THE announcement in late June by Chancellor George Osborne of the new government’s first Budget included a freeze on pay for public sector workers over the next two years – and this paralysis of pay will also affect Service personnel.
The decision of a two-per- cent rise from the 2010/11 award of the Armed Forces Pay Review Body is unaffected. The MOD will be working closely with the AFPRB over future developments and charges such as food and accommodation. Anyone earning £21,000 or
less will still receive a pay rise of at least £250 over the two- year hiatus.
The doubling of the Operational Allowance remains to recognise the work of the men and women of all three Services working in front-line theatres.
The freeze on public sector pay is one of a raft of measures being introduced in what has been dubbed ‘the Austerity Budget’.
The Government has described its stance as “tough but fair”, and a decisive move to tackle Britain’s record debts.
Belfast celebrates new Naval link
AFTER the honour of shepherding the little ships in the waters off Dunkirk (see page 11), HMS Monmouth made for Belfast and the city’s maritime festival. The crux of the event in
was cemented by an official lunch and evening reception onboard Monmouth for senior Northern Irish and military figures. Although the Black Duke’s visit
Northern Ireland’s one-time shipbuilding centre was the celebration of the city’s ties with Britain’s newest warship. D37 – HMS Duncan for those who don’t speak pennant numbers – will be affiliated with Belfast once she’s launched later this year.
bound with two cities; Dundee was confirmed last year, the RN and Belfast civic leaders used the maritime festival to announce the second tie.
The celebration of the new link
As with all the Type 45 Duncan will be
to Belfast was largely a formal affair, the Type 23 frigate’s ship’s company got ashore for fun, frolics and er, footie. Monmouth’s football team took on the Police Service of Northern Ireland, while those nautically-minded made for Newtownards Sailing Club. Back on board, the gangway was opened to visitors,
groups of schoolchildren and local organisations – in all more than 1,000 people visited over the weekend of the festival. With ceremonial duties now
done, Monmouth has resumed her more typical role. She’s presently hosting trainee navigators.
miles east of Tallinn, and once the home of the Red Navy when Estonia was under
The ships made for Hara Bay,
Strike it unlucky
LIGHTNING never strikes twice, so the saying goes. But what about thrice if you’re HMS Gannet? In one day? Barely one mile apart? Britain’s busiest Search and Rescue unit found itself called to three lightning strikes in an afternoon as the Lake District was battered by a ferocious summer storm.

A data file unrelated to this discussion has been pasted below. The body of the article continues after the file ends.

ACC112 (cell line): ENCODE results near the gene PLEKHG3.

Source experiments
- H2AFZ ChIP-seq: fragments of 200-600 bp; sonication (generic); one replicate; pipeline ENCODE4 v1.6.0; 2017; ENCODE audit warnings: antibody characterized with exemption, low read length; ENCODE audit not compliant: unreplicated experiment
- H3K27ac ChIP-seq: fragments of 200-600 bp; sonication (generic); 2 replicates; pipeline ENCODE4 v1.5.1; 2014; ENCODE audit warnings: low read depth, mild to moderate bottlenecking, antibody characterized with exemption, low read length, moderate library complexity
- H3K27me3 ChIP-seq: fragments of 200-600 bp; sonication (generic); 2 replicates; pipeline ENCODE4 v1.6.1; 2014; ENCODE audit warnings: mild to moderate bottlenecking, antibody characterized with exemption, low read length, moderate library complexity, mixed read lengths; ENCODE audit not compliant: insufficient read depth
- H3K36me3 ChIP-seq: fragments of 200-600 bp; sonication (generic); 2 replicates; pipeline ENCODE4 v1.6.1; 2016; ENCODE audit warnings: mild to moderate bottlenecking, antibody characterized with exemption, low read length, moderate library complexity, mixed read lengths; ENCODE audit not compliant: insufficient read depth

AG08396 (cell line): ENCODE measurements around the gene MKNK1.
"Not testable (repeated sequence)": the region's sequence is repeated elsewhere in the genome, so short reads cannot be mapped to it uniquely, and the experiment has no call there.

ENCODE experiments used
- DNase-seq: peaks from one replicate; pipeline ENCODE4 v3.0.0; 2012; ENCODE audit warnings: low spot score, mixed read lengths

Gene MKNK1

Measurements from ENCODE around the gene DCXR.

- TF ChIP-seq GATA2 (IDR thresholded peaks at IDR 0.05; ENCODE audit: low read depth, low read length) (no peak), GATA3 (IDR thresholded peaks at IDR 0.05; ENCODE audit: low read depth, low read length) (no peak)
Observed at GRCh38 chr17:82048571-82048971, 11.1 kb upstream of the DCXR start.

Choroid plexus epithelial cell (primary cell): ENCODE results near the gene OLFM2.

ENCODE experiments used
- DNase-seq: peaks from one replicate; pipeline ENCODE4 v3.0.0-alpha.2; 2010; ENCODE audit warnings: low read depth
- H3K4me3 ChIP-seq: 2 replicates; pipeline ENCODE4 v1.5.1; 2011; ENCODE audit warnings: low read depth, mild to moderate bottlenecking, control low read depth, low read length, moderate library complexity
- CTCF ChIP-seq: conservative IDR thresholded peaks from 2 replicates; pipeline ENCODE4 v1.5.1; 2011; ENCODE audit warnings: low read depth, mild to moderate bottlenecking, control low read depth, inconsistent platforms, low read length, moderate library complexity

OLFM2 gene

A Sea King from the Prestwick- based unit was already bound for the Lakes to pick up someone with a shoulder injury when it was diverted to deal with the fi rst strike victim.
He had been walking at Lad
Hows, between Keswick and Buttermere, when he was struck repeatedly by lightning. Keswick Mountain Rescue team reached the casualty and determined he needed airlifting off the hillside. The SAR fl iers duly obliged.
Barely had the injured walker been collected than the Sea King picked up a new task: two ramblers had been struck by lightning barely a mile away on Crag Hill.
They too were picked up, plus a third uninjured walker, and taken with casualty number one to an ambulance waiting in nearby Buttermere.
And then the radio crackled into life again. Another rescue, this time on Whiteless Pike, just above Buttermere. Once again the casualty was safely picked up and handed over to the medical authorities. And lest we forget the
unfortunate person with the shoulder injury… the Sea King resumed its original tasking, collected the casualty and ferried him to hospital. “The weather conditions were
Rottweil also deal with a TMB-2 – a Soviet WW2 anti-tank mine – which
very tricky – each time we arrived on the scene, we weren’t really sure what we were going to fi nd,” said observer Lt Tim Barker. “It all went well – even if it was a little on the scary side at times.” Meanwhile in Cornwall, Gannet’s sister rescuers, 771 NAS, accomplished two of the fastest life-saving sorties in the squadron’s proud history – and again in the space of 24 hours. The Sea King was scrambled to rescue a sportsman who suffered a heart attack at Helston Cricket Club – just a mile from Culdrose.
Within 13 minutes of the call coming into 771, the casualty had been landed at Royal Cornwall Hospital in Treliske, 14 miles away... well within the crucial ‘golden hour’ stressed by doctors. The following morning the same crew were airborne for a second ‘medivac’ (medical evacuation) – another heart- attack victim, this time a German holidaymaker in Coverack. “To speed up the transfer and aid the patient’s chances, we landed the Sea King in the garden right in front of the bed and breakfast – which certainly woke up any of the guests who were still asleep,” said aircraft commander and pilot Lt Cdr Martin Shepherd. The tourist was ferried to the same hospital, this time in 18 minutes. ■ PLANS to replace the red- grey Sea King as part of a fundamental overhaul of Search and Rescue provision around the UK have been put on ice by the government. Chief Secretary to the Treasury
Danny Alexander mothballed or cancelled billions of pounds of projects which his department decided were unaffordable, did not represent good value for money, or where did not refl ect the government’s priorities. A consortium, Soteria, was due to take over all helicopter rescue duties in the UK by 2016 in a £6bn revamp of SAR services. Naval and RAF aviators would
still fl y rescue missions, but operate alongside civilian aircrew in non-military Sikorski S92A helicopters. Mr Alexander told Parliament
that the replacement SAR helicopter project would be reviewed as a matter of urgency.